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FSU basketball drops ACC opener to Clemson: Sideline observations

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A few thoughts from press row in Greenville.

FSU's Malik Beasley drives by Clemson's Jaron Blossomgame
FSU's Malik Beasley drives by Clemson's Jaron Blossomgame
Dawson Powers-USA TODAY Sports

Florida State played with fire once too often. Another slow start against an inferior foe. Again befuddled by a zone defense. And once more making a myth out of an opposing player. They're familiar tropes to these Seminoles-- but unlike so many other situations in which the 'Noles had escaped with a win, they left the Bon Secours Wellness Arena in Greenville, South Carolina anything but well. Dejected, disappointed are probably more accurate. And 0-1 in conference play is now factual following an 84-75 loss.

FSU began its conference slate by spotting Clemson a 9-0 home lead. It took the 'Noles more than five minutes to collect their first field goal, while the Tigers hit on four of their first six attempts. Slow starts like this have become the norm for Florida State, but they cannot remain so prevalent if the Seminoles hope to return to the big dance. It's not like those early points don't count just as much as the ones scored in a game's final moments. And when you concede nine to get things going and then lose by that precise margin? Ouch. Point being, this isn't some kind of quirky, unalterable characteristic: it's a disturbing trend that requires immediate addressing.

Perhaps the starting lineup needs juggling. We're just one game into ACC play, and the FSU substitution pattern is already rather predictable and stale, especially regarding the bigs. Smith for Bojanovsky at the two-minute mark. You can set your watch by it, as well as bet on how little it really means in the game (against Clemson, the two combined for 33 minutes and just six rebounds while committing eight fouls).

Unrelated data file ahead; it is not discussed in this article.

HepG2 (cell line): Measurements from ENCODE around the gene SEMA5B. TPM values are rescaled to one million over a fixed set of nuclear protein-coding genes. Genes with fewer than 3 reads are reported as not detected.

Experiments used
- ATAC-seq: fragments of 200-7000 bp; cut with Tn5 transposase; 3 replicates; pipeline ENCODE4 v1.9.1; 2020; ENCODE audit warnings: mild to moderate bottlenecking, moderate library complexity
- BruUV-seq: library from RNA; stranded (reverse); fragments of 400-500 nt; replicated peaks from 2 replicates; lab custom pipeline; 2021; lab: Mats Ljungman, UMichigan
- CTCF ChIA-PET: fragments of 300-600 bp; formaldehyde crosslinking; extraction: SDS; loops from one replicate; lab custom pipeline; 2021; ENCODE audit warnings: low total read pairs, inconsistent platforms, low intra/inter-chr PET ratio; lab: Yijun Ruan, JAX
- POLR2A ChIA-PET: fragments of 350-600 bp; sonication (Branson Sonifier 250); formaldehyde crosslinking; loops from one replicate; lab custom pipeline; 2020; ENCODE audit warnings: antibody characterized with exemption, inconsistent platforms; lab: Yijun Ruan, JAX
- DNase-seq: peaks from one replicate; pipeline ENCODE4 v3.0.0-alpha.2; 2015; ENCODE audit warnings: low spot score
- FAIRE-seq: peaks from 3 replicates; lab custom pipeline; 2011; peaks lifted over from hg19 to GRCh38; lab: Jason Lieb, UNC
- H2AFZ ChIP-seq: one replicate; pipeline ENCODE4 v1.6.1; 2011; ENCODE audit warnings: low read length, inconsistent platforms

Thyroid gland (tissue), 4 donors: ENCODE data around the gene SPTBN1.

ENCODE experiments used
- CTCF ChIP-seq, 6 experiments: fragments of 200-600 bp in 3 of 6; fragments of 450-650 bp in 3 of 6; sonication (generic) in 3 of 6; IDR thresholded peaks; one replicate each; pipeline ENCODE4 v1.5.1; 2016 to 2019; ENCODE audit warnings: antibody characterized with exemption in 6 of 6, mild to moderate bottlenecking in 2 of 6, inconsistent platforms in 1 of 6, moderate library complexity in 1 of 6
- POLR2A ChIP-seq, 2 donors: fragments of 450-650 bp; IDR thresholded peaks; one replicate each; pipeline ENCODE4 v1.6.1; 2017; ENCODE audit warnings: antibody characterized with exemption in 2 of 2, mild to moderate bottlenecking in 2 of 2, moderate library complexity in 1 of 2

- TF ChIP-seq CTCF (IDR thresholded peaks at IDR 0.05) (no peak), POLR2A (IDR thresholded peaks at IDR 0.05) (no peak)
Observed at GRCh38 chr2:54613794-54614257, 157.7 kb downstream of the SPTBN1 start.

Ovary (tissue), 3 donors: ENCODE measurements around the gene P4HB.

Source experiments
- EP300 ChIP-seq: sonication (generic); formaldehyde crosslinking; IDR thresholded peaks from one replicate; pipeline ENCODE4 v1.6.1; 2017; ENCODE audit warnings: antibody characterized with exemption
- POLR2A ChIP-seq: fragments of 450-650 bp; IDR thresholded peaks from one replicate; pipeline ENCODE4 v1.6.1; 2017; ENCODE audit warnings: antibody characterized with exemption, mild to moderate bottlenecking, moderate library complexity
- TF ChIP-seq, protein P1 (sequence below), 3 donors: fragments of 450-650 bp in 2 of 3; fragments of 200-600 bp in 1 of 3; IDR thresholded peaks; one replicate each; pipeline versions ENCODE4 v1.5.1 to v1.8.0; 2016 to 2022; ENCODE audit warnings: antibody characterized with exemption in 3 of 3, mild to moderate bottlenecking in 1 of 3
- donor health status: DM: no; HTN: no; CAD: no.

Exacerbating FSU's plodding out of the gate is the reality that it often encounters zone defense, and Saturday's game was no exception. Clemson employed an aggressive 2-3 zone that dared the 'Noles to beat it for open looks, but Florida State continues to react quite cluelessly when faced with zone looks, often taking a number of possession to come into anything that could even loosely be construed as an offense. Specifically, the Seminoles struggle to accept the mid-range elbow game that the zone often concedes, Malik Beasley withstanding. On several occasions, Beasley flashed to that spot, received the ball, turned and faced with the expectation of shooting (that's key) and drained a jumper.

Other than Beasley, Benji Bell had attacked the zone extremely well before seeing limited playing time on Saturday, and Phil Cofer is very resourceful at settling into a zone's soft spots. Cofer, however, was once again not dressed for FSU, and will have bone surgery on Monday to remove bone spurs from his ankle, as reported by Corey Clark of the Tallahassee Democrat. Cofer could miss the remainder of the season, as bone spurs are an incredibly painful affliction, one that happened to end Larry Bird's career.

Of course, when Florida State has fallen behind early, it's been not only because of the zone but also often due to a Herculean effort from an opposing player. Jacksonville's Kori Babineaux dropped 31 points on the 'Noles courtesy of some tough runners, but beyond that, the three-point shot has been a big part of the damage done to FSU by a rotating cast of hot hands. Hofstra's Brian Bernardi posted 24 on 6-8 long-range shooting. DePaul's Aaron Simpson came off the bench to hit all five of his long balls and finish with 20, as did Ohio's Jordan Dartis, who notched 24 points by making more than half of his three-point attempts. No Seminole will forget the tear VCU's Melvin Johnson went on, hitting eight shots from beyond the arc to register 36, along with a trio of bombs helping Florida's KeVaughn Allen to 32.

However, in all of those games except the Hofstra tilt, the 'Nols emerged victorious. Another hot shooter emerged in Greenville on Saturday. But FSU's Houdini act faltered. Clemson's Jordan Roper went a staggering 7-10 on threes to finish with a team-high 23. It now seems evident that FSU has to develop a stopper of sorts, someone who can lockdown the opposition's best, even if it means sacrificing his own offensive output.

The irony of the 'Noles again being torched from afar is that the three nearly salvaged this one for FSU, which provided a bit of a silver lining by sniping efficiently for the second straight contest. Well, at least Beasley and Devon Bookert, anyway. The Seminoles finished at 38% from downtown, with the aforementioned duo going a combined 8-14. The rest of the team? 1-10.

And really, that stat serves as a microcosm for this game: beside the standout performances of Beasley and Bookert, this one was as forgettable for pretty much every other FSU player as it was for Seminole fans.